- Our user-friendly Tell a Friend application enables you to upload email addresses from your address book, …
1. So what was all that hoo-hah over Harriet Miers and John Roberts about? If justices could decide in favor of parents in Troxel v. Granville, why can’t a greater percentage of conservative justices also decide that way?
O’Connor, J., announced the judgment of the Court and delivered an opinion, in which Rehnquist, C. J., and Ginsburg and Breyer, JJ., joined. Souter, J., and Thomas, J., filed opinions concurring in the judgment. Stevens, J., Scalia, J., and Kennedy, J., filed dissenting opinions.
2. U.N. Convention on the Rights of the Child. Read about non-self-executing treaties.
3. When saying that an amendment is the only way to guarantee parental rights, keep in mind the Missouri legislation, and how the political process allows for consensus, plus bits and pieces of compromise, to be inserted to get ‘the other side’ to go with your big idea.
4. “Fight of our lifetime.” A slogan. It fits on a bumper sticker and sidesteps critical thought.
5. A gift of $25. Fund-raising.
6. “[O]nly send detailed information about the political implications of this effort to dues-paying members.” Oh, for crying out loud. Use a web site.
7. “Tell a Friend application” This makes the person who provides the addresses a spam-enabler.
For another look at this parental rights push, go to Parental Rights Legislation.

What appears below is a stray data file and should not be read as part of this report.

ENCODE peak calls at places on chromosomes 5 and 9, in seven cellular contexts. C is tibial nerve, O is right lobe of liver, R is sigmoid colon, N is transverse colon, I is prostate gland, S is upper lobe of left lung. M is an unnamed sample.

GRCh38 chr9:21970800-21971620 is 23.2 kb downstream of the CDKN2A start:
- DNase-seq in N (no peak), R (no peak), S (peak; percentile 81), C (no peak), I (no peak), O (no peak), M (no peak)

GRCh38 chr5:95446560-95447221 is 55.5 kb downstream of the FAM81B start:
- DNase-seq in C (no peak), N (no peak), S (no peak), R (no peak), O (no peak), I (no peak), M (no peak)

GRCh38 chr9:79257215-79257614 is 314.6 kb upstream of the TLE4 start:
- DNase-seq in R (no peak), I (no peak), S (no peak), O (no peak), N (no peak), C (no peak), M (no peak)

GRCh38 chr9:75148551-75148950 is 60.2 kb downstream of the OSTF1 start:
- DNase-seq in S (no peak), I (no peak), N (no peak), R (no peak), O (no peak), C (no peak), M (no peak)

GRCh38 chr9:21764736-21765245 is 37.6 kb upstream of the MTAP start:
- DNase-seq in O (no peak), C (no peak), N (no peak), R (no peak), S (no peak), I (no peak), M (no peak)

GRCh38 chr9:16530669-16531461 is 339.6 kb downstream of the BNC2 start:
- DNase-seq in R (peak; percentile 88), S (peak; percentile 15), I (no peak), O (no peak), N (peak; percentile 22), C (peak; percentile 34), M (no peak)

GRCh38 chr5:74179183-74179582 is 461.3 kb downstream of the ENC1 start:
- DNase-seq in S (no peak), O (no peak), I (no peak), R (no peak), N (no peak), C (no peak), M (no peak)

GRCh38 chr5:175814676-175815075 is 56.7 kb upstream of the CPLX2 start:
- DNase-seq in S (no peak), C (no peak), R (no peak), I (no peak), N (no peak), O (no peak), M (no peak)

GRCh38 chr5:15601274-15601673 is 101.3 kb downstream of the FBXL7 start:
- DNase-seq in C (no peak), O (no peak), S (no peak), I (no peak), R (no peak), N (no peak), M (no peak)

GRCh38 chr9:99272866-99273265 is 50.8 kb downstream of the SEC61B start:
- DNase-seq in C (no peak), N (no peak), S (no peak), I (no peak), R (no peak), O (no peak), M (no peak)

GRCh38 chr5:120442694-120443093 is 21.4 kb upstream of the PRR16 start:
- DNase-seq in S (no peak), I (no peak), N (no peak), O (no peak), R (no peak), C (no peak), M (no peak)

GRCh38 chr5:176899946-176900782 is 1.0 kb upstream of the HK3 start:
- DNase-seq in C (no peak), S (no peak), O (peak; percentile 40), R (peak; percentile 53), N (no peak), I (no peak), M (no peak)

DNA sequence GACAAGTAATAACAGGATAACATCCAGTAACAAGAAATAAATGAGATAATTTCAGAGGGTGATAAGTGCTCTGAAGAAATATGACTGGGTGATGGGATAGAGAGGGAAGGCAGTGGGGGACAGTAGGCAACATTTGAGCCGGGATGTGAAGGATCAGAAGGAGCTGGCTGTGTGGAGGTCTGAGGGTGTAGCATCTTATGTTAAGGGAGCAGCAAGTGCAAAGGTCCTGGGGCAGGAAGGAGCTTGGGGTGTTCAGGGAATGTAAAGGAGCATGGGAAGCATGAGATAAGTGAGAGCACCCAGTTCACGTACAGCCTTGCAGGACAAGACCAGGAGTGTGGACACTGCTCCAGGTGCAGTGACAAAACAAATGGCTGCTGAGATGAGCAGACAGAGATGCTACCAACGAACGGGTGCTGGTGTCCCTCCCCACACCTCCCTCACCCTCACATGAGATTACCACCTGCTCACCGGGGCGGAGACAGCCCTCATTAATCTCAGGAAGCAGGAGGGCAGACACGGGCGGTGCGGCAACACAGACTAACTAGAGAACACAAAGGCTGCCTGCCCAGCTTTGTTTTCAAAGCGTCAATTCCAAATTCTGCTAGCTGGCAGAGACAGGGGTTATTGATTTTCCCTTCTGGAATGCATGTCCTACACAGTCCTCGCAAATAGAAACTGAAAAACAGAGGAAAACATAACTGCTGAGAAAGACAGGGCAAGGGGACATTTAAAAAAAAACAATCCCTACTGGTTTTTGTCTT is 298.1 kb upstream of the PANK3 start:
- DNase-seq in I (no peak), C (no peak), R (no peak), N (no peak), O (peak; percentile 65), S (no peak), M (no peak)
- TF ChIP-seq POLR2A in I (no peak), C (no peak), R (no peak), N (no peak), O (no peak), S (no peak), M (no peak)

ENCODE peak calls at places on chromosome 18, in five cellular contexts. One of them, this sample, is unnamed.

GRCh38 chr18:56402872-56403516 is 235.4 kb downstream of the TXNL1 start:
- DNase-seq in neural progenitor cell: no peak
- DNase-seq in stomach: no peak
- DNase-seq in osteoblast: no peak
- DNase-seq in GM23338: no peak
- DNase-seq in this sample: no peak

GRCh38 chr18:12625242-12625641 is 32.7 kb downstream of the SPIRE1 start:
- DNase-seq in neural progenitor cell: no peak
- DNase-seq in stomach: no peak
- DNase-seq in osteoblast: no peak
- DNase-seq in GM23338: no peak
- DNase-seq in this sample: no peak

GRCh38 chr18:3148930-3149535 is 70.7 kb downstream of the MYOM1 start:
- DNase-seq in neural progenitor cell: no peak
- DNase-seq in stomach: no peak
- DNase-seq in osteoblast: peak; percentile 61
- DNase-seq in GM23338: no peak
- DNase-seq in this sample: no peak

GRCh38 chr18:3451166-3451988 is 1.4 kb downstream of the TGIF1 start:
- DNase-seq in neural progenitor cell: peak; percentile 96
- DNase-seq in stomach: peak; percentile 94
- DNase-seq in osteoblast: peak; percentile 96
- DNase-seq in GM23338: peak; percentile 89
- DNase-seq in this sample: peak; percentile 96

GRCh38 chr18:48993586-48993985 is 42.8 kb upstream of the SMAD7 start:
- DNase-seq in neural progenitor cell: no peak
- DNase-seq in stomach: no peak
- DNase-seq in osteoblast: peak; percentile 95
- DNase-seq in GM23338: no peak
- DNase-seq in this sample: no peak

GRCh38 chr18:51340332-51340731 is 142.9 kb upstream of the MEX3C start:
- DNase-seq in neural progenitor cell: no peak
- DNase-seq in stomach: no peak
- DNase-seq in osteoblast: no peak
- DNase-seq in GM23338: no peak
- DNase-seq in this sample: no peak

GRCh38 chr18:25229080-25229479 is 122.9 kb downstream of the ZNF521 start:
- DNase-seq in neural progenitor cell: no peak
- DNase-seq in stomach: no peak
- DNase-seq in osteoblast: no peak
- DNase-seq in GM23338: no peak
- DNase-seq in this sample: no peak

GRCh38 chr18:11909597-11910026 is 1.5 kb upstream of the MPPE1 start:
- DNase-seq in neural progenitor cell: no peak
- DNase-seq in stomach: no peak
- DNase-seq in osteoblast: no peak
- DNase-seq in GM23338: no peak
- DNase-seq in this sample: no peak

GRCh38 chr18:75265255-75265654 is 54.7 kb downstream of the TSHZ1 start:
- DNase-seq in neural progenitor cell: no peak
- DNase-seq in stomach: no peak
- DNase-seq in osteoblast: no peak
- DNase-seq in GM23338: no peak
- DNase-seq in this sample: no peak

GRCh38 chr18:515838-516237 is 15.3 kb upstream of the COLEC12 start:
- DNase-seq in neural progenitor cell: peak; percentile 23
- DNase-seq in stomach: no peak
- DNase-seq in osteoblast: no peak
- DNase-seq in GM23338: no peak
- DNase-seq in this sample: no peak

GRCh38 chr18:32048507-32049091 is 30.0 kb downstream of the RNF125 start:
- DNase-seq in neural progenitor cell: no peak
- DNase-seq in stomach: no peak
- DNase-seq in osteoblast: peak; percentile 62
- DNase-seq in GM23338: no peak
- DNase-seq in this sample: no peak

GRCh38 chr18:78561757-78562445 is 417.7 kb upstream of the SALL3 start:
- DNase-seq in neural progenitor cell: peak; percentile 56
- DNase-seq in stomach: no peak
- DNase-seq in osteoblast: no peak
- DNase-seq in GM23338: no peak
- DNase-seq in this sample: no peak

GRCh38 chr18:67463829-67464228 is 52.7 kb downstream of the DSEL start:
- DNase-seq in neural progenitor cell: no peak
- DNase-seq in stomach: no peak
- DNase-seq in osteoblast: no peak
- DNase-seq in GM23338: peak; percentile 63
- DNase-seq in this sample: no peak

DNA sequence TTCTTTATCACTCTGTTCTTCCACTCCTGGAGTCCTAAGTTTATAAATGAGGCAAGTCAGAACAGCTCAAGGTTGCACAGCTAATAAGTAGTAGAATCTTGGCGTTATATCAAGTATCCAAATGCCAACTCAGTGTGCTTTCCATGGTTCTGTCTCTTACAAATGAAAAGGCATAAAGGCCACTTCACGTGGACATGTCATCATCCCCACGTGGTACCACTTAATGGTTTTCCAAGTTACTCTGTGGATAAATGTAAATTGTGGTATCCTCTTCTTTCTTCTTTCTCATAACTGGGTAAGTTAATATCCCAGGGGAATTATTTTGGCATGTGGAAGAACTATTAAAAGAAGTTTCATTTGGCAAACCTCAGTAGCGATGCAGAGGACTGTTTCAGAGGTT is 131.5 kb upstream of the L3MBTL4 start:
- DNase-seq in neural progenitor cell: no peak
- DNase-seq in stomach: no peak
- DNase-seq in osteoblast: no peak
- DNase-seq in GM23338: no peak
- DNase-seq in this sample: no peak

CREATE A CRISIS
OFFER A VAGUE SOLUTION
SOLICIT YOUR MONEY
REALITY CHECK, PLEASE.
And, yes, I do wonder how HSLDA got from:
“The Supreme Court of the United States has made it repeatedly clear that the right of parents to direct the upbringing of their children is protected by the Due Process Clause of the Fourteenth Amendment.” (Michael Farris, “Federalism and the Parental Rights and Responsibilities Act,” HSLDA Resource Library document, no longer available) and
“The U. S. Supreme Court has long held parental rights to be primary in American law. This primary role of the parents in the upbringing of their children is now established beyond debate as an enduring American tradition.” (“Historic Parental Rights Bill passes Indiana House,” Home School court Report, February/March 1996, page 15) and
“The parental Rights and Responsibilities Act has been introduced in the House (H.R. 1946) and Senate (S. 984). This act affirms the rights of parents to control the upbringing and training of their children. Although guaranteed by the United States Constitution and upheld by the U. S. Supreme Court, these rights have gradually been eroded by conflicting state court decisions.” (“The Parental Rights and Responsibilities Act,” The Teaching Home, May/June 1996, page 21) (Emphasis added)
“Parental Rights are in Jeopardy” in just 16 years.
So, in well over a decade, the parental rights legislation has languished, but yet the proponents soldier on. They are nothing if not determined. A question to ask is, if they are successful, will the cure be worse than the disease?
posted by Valerie